TIGRAN SAMVELIAN (Armenia), speaking on behalf of the States members of the Collective Security Treaty Organization, expressed serious concern over growing instability, risks and threats in the world today. The deployment of anti-ballistic missile systems, development of new long-range weapons, the threat of space weapons, imbalances in conventional weapons and the non-ratification of the Test-Ban Treaty posed serious threats to international peace and security while hindering progress on disarmament. He recalled that, under the Organization for Security and Co-operation in Europe (OSCE) Code of Conduct on Politico-Military Aspects of Security, security was indivisible and that the security of States was inextricably tied to other States.
He urged all nuclear-weapon States to join discussions on making the disarmament process truly multilateral in nature. He emphasized the role of an international legally binding instrument to guarantee a weapon-free outer space. Concerned by the threat of terrorist organizations and criminal groups obtaining weapons of mass destruction, he said the relevant international framework needed to be refined. Arms control, disarmament and non-proliferation of weapons of mass destruction must be regulated by the principles of the first special session of the General Assembly on disarmament in 1978. Any measures taken must be fair, balanced and must lead to bolstering the security of every State. He called on the international community to begin, without delay, developing a comprehensive programme to do so, based on strict compliance by States with the principles and norms of international law and the United Nations Charter.
JORGE LOMONACO (Mexico) said that despite significant reductions in the arsenals of nuclear-weapon States, 15,000 nuclear arms continued to exist. It was difficult to justify the cost of maintaining such weapons in contrast with the commitments of the 2030 Agenda for Sustainable Development. Recent events on the Korean Peninsula should signal the urgent need to make progress in disarmament and nuclear non-proliferation. There was a need for international peace based on cooperation. Weapons of mass destruction were not bastions of stability. In fact, the use of such arms violated the United Nations Charter and constituted a war crime. The only way to prevent their accidental detonation was their total elimination. For those reasons, he welcomed the work of the Open-ended Working Group and the recommendations contained in its report. He remained open to hearing all views and proposals to address its recommendations in a constructive manner.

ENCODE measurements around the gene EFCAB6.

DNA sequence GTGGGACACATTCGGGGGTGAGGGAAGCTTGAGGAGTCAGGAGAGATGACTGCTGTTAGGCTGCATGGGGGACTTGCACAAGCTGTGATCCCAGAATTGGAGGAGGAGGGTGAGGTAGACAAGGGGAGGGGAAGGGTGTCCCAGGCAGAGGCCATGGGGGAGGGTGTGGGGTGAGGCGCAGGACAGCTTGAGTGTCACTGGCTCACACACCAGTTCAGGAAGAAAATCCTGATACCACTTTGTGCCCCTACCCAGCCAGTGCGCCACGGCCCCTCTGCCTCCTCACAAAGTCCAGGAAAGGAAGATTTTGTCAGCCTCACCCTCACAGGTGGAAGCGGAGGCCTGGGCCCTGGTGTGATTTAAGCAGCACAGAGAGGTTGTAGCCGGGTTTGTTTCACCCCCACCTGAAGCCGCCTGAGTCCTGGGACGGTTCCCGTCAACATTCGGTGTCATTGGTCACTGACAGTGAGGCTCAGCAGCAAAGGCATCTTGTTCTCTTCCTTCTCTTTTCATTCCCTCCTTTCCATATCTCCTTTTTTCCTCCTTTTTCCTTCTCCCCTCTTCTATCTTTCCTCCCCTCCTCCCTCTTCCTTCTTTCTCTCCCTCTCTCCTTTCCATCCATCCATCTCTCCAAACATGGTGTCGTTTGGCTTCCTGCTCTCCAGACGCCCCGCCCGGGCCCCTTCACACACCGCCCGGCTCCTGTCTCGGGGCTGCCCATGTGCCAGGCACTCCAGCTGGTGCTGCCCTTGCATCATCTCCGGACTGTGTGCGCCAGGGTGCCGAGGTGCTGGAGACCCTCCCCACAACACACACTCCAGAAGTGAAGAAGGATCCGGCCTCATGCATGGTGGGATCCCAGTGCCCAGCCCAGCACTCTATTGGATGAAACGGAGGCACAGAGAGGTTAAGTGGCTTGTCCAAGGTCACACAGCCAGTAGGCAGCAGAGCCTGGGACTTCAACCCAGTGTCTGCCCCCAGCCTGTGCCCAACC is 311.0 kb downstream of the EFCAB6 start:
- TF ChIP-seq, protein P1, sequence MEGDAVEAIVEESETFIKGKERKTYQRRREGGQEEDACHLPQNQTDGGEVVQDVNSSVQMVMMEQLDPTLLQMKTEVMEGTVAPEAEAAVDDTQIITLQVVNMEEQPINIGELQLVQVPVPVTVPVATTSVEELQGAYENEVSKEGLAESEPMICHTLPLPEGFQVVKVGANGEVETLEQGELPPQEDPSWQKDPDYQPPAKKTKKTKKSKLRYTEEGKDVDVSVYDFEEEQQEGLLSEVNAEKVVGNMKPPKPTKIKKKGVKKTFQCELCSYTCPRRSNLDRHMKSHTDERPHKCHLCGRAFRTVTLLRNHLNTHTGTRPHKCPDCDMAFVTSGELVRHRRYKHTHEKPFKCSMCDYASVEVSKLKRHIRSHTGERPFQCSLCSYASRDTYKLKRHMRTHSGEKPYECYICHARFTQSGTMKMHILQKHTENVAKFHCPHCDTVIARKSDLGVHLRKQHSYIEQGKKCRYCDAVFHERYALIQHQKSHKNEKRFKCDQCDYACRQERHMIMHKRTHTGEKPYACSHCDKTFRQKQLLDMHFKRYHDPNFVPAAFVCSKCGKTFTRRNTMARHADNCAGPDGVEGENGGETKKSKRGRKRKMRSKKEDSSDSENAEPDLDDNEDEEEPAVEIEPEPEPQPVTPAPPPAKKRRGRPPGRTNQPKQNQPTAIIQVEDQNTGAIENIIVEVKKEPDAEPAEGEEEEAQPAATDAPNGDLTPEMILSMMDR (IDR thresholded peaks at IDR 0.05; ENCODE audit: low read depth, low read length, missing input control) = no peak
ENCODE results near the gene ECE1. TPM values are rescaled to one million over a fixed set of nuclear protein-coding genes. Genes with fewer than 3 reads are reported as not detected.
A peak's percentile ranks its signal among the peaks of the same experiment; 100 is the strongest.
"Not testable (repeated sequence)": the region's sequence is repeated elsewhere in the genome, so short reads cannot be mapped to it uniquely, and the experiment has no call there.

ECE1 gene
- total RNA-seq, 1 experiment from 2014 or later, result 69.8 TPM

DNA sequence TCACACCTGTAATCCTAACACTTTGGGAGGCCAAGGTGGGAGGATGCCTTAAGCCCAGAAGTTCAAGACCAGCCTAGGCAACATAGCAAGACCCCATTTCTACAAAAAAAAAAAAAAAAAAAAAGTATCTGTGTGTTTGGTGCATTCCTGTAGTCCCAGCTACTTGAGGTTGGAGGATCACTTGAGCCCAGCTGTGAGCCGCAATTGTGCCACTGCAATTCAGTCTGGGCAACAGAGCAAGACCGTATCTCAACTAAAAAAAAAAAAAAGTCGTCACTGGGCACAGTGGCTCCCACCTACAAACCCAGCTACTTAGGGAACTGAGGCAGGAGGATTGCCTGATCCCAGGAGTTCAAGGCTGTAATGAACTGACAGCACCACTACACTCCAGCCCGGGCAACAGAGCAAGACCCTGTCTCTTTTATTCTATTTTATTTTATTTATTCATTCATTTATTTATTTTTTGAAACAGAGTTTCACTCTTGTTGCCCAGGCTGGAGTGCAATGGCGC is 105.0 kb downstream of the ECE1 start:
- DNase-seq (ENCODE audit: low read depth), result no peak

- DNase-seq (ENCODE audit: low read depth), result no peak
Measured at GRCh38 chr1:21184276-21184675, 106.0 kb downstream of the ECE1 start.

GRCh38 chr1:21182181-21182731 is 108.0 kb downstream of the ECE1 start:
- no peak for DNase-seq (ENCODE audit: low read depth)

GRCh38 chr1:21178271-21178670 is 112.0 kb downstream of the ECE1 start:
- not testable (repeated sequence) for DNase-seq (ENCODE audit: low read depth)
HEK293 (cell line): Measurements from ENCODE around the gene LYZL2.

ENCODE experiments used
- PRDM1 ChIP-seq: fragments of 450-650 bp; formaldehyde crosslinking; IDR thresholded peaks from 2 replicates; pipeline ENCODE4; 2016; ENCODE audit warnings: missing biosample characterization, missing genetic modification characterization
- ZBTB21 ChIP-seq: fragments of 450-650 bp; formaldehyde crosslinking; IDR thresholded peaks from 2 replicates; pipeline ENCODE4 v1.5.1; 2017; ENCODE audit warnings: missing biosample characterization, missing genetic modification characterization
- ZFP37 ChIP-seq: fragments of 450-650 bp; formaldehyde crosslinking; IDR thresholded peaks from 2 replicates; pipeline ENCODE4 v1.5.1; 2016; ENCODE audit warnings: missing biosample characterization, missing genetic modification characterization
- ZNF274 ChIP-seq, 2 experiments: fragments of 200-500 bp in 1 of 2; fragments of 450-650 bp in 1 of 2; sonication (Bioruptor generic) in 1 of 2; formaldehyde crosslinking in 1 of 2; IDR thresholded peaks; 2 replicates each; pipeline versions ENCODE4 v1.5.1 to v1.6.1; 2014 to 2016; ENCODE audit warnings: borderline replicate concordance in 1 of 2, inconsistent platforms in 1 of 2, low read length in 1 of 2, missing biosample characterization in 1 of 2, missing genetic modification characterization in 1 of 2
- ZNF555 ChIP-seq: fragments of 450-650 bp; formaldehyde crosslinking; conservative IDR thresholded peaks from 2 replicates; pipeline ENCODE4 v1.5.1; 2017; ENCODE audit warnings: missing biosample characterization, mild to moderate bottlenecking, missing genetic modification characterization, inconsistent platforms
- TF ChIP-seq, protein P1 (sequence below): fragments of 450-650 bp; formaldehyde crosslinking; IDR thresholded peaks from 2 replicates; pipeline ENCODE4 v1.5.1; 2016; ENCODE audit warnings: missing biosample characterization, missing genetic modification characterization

PORNPRAPAI GANJANARINTR (Thailand) said the existence of nuclear weapons was based on the security doctrines of deterrence, which had served to address the international security environment 70 years ago. Such doctrines needed to be reviewed not just to address the current landscape, but to avoid provoking aggression fuelled by a nuclear arms race. Further, the Open-ended Working Group had successfully served as an alternative forum to address issues related to nuclear weapons in a comprehensive and constructive manner. Further, it had positively engaged more countries in the negotiations on nuclear disarmament than ever before, building upon common values and norms in trying to bridge differences in security perceptions. Now, it was time to implement its recommendation, with a view to achieving a nuclear-weapon-free world.
ROBERT A. WOOD (United States) said his Government remained committed to disarmament and a nuclear-weapon-free world. A pragmatic and consensus-based approach was the correct path going forward. He disagreed with States that believed the time had come to pursue a radically different path that would simply declare a ban on such weapons. A treaty banning nuclear weapons would not lead to further reductions because it would not include nuclear-weapon States. It would also undermine existing non-proliferation and disarmament regimes and risk creating an unbridgeable divided between States while limiting prospects for further consensus. Further, there was currently no capacity to effectively verify a treaty banning all such weapons. In addition, such a treaty ran the risk of undermining regional security, he said, emphasizing that nuclear weapons still helped to maintain peace and security in some parts of the world.
“The current challenge to nuclear disarmament is not a lack of legal instruments,” he said. “The challenges to disarmament are a result of the political and security realities we presently face.” The United States was ready to take additional steps, including bilateral reductions with the Russian Federation and a fissile material cut-off treaty. Unfortunately, some States were unwilling to engage in further reductions, others were growing their arsenals and violations of international norms and existing agreements were making conditions for further reductions harder to achieve. A nuclear-weapon-ban treaty would do nothing to address such challenges. For those reasons, the United States would vote against any resolution establishing negotiations on such a treaty, he said, urging others to do the same. “The world’s nuclear weapons arsenals did not appear overnight,” he said, “and they will not be drawn down overnight.”